Winston said her doctor warned her the test would be expensive, but she never anticipated that could mean close to $50,000. So don’t be afraid to ask for specific numbers. In the high-priced U.S. health system, “expensive” and “cheap” often take on entirely different meanings than those in everyday life.

Clearly uncomfortable with the charges, Winston’s physician advised her — in advance — to contest it with Stanford’s billing department. So Winston did, and Stanford gave her a nearly 50 percent discount for her coinsurance share of the bill. It never hurts to ask.

Still, Stanford received more than $12,000 total from Winston and her insurer for allergy-patch tests — a cost that is borne by insurance policyholders and taxpayers.

Researchers have linked consolidation by Northern California providers such as Stanford and Sutter Health to higher health costs for the region’s consumers. A local health workers union also has taken aim at Stanford’s costs with two city ballot initiatives that attempt to rein in what Stanford and other health providers can charge patients in Palo Alto and Livermore.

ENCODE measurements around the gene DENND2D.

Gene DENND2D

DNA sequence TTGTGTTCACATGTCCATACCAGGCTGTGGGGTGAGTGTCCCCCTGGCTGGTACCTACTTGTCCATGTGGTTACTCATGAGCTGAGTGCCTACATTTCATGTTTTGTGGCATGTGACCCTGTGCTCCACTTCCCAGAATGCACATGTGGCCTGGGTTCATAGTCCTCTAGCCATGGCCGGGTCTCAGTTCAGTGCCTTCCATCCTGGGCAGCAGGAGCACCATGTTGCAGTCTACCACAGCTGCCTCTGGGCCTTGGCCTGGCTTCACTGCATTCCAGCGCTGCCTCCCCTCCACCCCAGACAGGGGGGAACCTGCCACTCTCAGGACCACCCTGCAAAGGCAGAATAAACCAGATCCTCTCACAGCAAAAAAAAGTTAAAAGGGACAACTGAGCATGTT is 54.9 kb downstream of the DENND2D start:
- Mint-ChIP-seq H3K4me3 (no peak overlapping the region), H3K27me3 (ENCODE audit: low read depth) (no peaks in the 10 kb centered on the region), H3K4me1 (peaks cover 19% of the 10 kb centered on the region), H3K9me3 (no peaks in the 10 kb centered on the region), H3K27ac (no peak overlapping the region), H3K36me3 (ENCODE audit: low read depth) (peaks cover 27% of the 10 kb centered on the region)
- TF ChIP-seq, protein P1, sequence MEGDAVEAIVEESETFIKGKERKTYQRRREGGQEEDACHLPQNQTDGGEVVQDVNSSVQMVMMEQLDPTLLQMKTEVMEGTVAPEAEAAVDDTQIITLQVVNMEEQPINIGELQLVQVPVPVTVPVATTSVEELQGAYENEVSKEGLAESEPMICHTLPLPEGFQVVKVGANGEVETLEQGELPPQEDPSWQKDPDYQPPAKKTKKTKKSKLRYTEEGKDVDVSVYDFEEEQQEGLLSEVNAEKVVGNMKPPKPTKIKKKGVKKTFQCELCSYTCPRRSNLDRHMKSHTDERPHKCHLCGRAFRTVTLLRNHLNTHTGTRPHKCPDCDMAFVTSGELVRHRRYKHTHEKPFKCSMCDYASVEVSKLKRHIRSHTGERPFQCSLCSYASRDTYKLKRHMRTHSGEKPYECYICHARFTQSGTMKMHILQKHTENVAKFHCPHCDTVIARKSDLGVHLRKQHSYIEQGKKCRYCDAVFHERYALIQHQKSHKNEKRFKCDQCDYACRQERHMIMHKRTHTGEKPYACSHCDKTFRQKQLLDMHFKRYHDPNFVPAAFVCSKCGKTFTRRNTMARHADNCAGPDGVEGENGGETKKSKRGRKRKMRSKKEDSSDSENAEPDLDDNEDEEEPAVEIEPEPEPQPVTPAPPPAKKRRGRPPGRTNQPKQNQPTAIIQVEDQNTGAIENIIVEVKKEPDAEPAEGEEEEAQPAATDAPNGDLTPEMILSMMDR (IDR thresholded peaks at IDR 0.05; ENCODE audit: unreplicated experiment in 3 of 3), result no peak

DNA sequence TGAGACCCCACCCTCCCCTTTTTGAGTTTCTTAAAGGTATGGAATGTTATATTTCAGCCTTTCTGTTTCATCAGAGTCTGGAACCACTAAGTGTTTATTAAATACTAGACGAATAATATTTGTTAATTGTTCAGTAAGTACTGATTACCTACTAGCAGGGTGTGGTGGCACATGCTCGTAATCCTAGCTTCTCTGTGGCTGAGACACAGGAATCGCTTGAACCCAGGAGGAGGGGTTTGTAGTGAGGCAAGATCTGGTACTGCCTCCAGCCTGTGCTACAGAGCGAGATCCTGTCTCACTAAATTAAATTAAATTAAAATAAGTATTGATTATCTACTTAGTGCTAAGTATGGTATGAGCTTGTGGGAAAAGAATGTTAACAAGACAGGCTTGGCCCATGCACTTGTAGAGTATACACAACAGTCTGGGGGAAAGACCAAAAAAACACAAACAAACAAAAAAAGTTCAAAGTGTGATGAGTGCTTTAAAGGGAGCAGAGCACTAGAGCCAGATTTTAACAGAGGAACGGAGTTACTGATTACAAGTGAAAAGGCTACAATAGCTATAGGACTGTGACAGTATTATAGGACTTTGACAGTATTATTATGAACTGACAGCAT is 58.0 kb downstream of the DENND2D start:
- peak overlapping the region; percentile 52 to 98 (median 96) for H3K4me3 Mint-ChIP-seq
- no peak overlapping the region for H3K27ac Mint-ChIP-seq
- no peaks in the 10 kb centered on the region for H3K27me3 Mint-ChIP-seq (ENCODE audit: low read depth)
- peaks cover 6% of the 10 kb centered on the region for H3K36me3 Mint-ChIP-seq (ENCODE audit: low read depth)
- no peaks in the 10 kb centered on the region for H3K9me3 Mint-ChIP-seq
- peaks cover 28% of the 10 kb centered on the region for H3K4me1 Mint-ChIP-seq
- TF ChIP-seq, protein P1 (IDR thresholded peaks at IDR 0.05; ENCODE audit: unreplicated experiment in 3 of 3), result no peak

“I was grateful I had so much insurance, and that it was in-network, and I could afford the [final] bill,” Winston said. “On the other hand, I thought, ‘How can they get away with this?’ Most Americans could never afford this procedure, at least at this facility, and it made me think about the grand piano in the lobby.”


If you’d like us to consider your medical bill for a future story, you submit it here.

You can follow Barbara Feder Ostrov on Twitter: @barbfederostrov.

April Dembosky, from member station KQED, provided audio reporting. NPR produced and edited the interview with Elisabeth Rosenthal for broadcast.

Kaiser Health News is a nonprofit news service covering health issues. It is an editorially independent program of the Kaiser Family Foundation that is not affiliated with Kaiser Permanente.